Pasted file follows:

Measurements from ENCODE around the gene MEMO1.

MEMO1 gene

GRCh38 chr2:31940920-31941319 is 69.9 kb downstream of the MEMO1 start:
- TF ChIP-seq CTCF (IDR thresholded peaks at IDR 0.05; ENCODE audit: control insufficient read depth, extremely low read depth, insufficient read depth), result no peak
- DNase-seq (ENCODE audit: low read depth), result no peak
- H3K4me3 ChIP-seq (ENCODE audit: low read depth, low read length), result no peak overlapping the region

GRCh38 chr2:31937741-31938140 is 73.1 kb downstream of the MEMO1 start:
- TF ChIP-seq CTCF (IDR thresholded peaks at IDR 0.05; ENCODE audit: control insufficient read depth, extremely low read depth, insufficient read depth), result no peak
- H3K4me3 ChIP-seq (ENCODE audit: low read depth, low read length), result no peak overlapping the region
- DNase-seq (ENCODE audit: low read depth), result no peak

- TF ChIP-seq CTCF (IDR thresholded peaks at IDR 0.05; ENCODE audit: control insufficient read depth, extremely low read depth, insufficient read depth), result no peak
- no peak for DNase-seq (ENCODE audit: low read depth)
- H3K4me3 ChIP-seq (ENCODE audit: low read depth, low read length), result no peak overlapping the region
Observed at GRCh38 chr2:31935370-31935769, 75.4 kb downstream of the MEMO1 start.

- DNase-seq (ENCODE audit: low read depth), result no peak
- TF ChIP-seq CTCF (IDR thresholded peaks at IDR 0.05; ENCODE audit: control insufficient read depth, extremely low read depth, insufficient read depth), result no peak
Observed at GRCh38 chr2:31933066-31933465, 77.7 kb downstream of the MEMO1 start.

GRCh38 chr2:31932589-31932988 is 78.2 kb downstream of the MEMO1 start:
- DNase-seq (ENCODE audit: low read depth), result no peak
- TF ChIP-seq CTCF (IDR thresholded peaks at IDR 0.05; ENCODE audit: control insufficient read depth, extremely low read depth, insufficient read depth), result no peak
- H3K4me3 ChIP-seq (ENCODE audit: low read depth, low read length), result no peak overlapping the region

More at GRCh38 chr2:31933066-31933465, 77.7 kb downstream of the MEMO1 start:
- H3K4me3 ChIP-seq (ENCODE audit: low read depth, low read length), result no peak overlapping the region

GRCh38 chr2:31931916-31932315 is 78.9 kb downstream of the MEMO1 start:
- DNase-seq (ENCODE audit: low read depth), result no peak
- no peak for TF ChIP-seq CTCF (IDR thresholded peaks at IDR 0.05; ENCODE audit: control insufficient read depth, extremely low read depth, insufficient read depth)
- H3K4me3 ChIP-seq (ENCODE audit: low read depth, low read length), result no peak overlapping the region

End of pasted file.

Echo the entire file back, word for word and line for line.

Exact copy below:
Measurements from ENCODE around the gene MEMO1.

MEMO1 gene

GRCh38 chr2:31940920-31941319 is 69.9 kb downstream of the MEMO1 start:
- TF ChIP-seq CTCF (IDR thresholded peaks at IDR 0.05; ENCODE audit: control insufficient read depth, extremely low read depth, insufficient read depth), result no peak
- DNase-seq (ENCODE audit: low read depth), result no peak
- H3K4me3 ChIP-seq (ENCODE audit: low read depth, low read length), result no peak overlapping the region

GRCh38 chr2:31937741-31938140 is 73.1 kb downstream of the MEMO1 start:
- TF ChIP-seq CTCF (IDR thresholded peaks at IDR 0.05; ENCODE audit: control insufficient read depth, extremely low read depth, insufficient read depth), result no peak
- H3K4me3 ChIP-seq (ENCODE audit: low read depth, low read length), result no peak overlapping the region
- DNase-seq (ENCODE audit: low read depth), result no peak

- TF ChIP-seq CTCF (IDR thresholded peaks at IDR 0.05; ENCODE audit: control insufficient read depth, extremely low read depth, insufficient read depth), result no peak
- no peak for DNase-seq (ENCODE audit: low read depth)
- H3K4me3 ChIP-seq (ENCODE audit: low read depth, low read length), result no peak overlapping the region
Observed at GRCh38 chr2:31935370-31935769, 75.4 kb downstream of the MEMO1 start.

- DNase-seq (ENCODE audit: low read depth), result no peak
- TF ChIP-seq CTCF (IDR thresholded peaks at IDR 0.05; ENCODE audit: control insufficient read depth, extremely low read depth, insufficient read depth), result no peak
Observed at GRCh38 chr2:31933066-31933465, 77.7 kb downstream of the MEMO1 start.

GRCh38 chr2:31932589-31932988 is 78.2 kb downstream of the MEMO1 start:
- DNase-seq (ENCODE audit: low read depth), result no peak
- TF ChIP-seq CTCF (IDR thresholded peaks at IDR 0.05; ENCODE audit: control insufficient read depth, extremely low read depth, insufficient read depth), result no peak
- H3K4me3 ChIP-seq (ENCODE audit: low read depth, low read length), result no peak overlapping the region

More at GRCh38 chr2:31933066-31933465, 77.7 kb downstream of the MEMO1 start:
- H3K4me3 ChIP-seq (ENCODE audit: low read depth, low read length), result no peak overlapping the region

GRCh38 chr2:31931916-31932315 is 78.9 kb downstream of the MEMO1 start:
- DNase-seq (ENCODE audit: low read depth), result no peak
- no peak for TF ChIP-seq CTCF (IDR thresholded peaks at IDR 0.05; ENCODE audit: control insufficient read depth, extremely low read depth, insufficient read depth)
- H3K4me3 ChIP-seq (ENCODE audit: low read depth, low read length), result no peak overlapping the region